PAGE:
(catching up on Weeds and Dexter)

In this picture, the flowers looked faded, because I would have had to spend more time than I wanted to, if I gave them all black outlines so they'd show up.

Saturday, August 15, 2009

Time Traveler's Wife the movie

Brian and I went to see the movie today. It was excellent. If you have read the book, bring a lot of kleenex. Well, maybe you should bring some even if you haven't read the book.

I thought Eric Bana was an excellent Henry.

I sat through the credits in case Henry showed up at the end of them, but he didn't. So you can leave right when the credits start rolling.


Thursday, August 13, 2009

A new design

I worked on this design for a long time today. The colors aren't done, that green doesn't look right. I have to either put more green in, or take the green out. I will probably play with the composition some too. There are two different wheels.

The quilt from this design is about 82x82.

Quilt Design: A ring of Greek Keys, around a flower

Here is the center of a quilt. In real life, the outer circle is 50" across. I've scaled it down to put on the blog. In real life, the drawing is very crisp. I'll describe how I designed the flower another day. Today, I'm going to show how I add a ring of Greek Keys. This quilt will be made up of a series of concentric rings going around the flower, to make a wheel.

I use Adobe Illustrator to make the drawings.

So, here's the center of the wheel, the flower, and the circle that defines the outer edge of this ring.

I want to have 28 segments, each containing a portion of a Greek Key going around the circle.
Here we have the outer circle of this ring, and the outer circle of the flower. (The purple ring just above, but I've turned it white so you can see the start sitting on top of it. ) This star has 28 segments. I'm going to tell the computer to divide all those shapes up.

Here I've divided the shapes up. The yellow segments are the ones I want to keep.
I've erased all the rest of the drawing, except the two yellow segments, and those cones. The cones, for now, help me make sure the segments are the right distance from each other, to rotate around the center and form a ring.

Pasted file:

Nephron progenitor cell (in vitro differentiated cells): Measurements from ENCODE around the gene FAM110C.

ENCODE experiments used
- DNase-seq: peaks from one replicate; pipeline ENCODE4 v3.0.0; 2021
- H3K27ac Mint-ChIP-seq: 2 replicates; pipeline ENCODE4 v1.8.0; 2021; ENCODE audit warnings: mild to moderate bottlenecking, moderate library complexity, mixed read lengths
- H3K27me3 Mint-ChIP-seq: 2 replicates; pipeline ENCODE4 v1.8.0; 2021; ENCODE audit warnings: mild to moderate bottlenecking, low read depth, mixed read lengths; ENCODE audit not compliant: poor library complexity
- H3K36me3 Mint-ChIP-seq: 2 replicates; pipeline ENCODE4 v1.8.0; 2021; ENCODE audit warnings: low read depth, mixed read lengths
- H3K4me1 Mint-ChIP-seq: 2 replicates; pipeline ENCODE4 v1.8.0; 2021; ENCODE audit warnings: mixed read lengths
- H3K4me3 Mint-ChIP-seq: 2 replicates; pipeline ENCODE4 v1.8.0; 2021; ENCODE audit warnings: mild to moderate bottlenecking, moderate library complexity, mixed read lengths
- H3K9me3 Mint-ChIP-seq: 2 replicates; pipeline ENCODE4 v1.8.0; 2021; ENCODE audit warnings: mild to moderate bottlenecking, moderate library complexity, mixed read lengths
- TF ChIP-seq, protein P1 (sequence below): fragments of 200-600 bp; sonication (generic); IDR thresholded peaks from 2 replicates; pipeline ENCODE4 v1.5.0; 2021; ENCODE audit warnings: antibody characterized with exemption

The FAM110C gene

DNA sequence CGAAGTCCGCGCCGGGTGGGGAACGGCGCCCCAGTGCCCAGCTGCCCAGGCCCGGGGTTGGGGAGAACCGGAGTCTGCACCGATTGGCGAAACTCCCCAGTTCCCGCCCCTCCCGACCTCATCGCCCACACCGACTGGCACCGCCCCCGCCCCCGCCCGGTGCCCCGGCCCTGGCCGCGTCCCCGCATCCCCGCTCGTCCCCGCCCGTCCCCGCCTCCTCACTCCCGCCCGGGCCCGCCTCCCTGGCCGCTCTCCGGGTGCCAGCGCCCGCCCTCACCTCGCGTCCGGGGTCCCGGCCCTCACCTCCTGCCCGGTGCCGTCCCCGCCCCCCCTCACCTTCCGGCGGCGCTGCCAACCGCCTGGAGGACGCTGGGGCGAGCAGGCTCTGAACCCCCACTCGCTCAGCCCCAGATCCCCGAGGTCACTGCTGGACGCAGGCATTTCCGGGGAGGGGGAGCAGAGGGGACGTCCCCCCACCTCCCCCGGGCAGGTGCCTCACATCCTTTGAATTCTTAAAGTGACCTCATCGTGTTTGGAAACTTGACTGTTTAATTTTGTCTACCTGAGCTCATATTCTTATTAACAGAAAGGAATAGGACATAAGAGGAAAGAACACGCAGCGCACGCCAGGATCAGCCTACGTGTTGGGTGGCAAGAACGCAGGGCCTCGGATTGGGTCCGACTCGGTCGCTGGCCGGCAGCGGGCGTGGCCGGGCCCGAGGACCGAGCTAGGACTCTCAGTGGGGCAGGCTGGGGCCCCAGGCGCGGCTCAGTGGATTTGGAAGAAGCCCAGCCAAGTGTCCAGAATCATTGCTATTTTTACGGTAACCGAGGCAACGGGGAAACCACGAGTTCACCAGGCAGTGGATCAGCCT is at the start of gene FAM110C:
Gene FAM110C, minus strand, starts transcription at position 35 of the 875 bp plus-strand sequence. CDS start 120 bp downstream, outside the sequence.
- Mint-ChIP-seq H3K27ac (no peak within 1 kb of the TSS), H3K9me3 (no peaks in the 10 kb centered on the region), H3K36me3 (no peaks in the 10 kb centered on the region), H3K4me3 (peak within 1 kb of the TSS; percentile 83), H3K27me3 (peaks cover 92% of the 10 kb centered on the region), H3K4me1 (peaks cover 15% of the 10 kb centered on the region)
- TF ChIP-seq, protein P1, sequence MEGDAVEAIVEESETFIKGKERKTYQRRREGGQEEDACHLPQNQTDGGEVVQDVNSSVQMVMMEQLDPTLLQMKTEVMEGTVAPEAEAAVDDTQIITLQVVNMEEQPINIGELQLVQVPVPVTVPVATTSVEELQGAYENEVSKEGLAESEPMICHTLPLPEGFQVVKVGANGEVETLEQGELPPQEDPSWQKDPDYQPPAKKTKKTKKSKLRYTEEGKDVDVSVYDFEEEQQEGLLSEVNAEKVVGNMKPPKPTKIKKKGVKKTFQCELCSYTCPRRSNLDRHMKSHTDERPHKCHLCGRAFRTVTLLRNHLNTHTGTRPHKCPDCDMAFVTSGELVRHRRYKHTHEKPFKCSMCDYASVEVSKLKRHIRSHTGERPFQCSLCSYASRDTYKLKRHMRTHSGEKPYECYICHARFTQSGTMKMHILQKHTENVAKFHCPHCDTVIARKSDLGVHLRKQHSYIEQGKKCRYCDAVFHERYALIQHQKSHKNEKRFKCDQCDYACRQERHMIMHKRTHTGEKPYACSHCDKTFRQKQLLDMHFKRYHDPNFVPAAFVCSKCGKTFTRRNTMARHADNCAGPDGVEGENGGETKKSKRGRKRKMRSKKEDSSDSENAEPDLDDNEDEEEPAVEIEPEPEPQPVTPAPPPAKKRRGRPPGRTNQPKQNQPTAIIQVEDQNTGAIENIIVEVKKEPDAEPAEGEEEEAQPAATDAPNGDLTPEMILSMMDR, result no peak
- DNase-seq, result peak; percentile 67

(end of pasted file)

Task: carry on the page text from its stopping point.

I have a file called "spiral tile" that contains this square drawing you see of a rectangular tile for a greek key. I'm not going to cover drawing the key today either. Here you see the two segments, filled with that greek key. The computer made that big rectangular design fit into the wedge. I used the "envelope" tool for this.

Now I tell the computer to rotate the two segments around their center and I have my ring.

I bring the center flower back and center it in the ring. I'll keep adding rings until the wheel is big enough. My next ring will have some form of petal shape. At least that's what I'm thinking right now.

Wednesday, August 12, 2009

the first entry actually about something

This quilt is called iCandy 2.0.

(Here's a hint, don't put a decimal point in the name of your quilt, it makes it harder to save files named after the quilt.)

This quilt will be in the IQA World Of Beauty contest in Houston, for Quilt Festival.

It's about 70x70 inches.

It was the first in a series, of wheels. I've been wanting to make some quilts with portions of a round design. Not the whole circle, but with sections cropped.

The second quilt, also second in the series, is on the cover of the current AQS Magazine.
And I have another two quilt tops made, using this concept, one of them about 40x54 inches, the other is much bigger.

And I'm working on a few more. I haven't been doing the quilting lately, just the making of the tops. All of these are fused, using my own hand dyes.

I'm going to be posting more about the construction and design method of these quilts. I think it's like working with polar coordinates, instead of a rectangle...


Thanks for joining, LadyRa, and Laceygreen, or your alias....

I should have also said "if removing the markings are mandatory, make sure you test in a hidden place first."

Tuesday, August 11, 2009

My first posting

Well, I have nothing quilty to post right now. I'm working on several quilts, and I will take some pictures and put them up. I'm planning to blog as I make one of my quilts.

In the meantime, I learned something I'd like to share. I like to use Sharpie markers to write instructions on equipment I use. An example is that as soon as I get a new printer, I write on the front the directions for printing on both sides of a sheet of paper, which side of the paper has to be on top, which edge needs to lead. Stuff that would be nice to know without having to resort to an owner's manual every time. However, once in a while, it's nice to get those marks off, and they come off easily, with an Eberhard Faber white eraser.

Now that I have solved a major problem I caused by writing on something with a Sharpie, I can now go up to my studio and take some pictures of the quilt top I just finished, and the quilt that I will be making.

I hope you'll follow my blog, I promise to have more interesting stuff!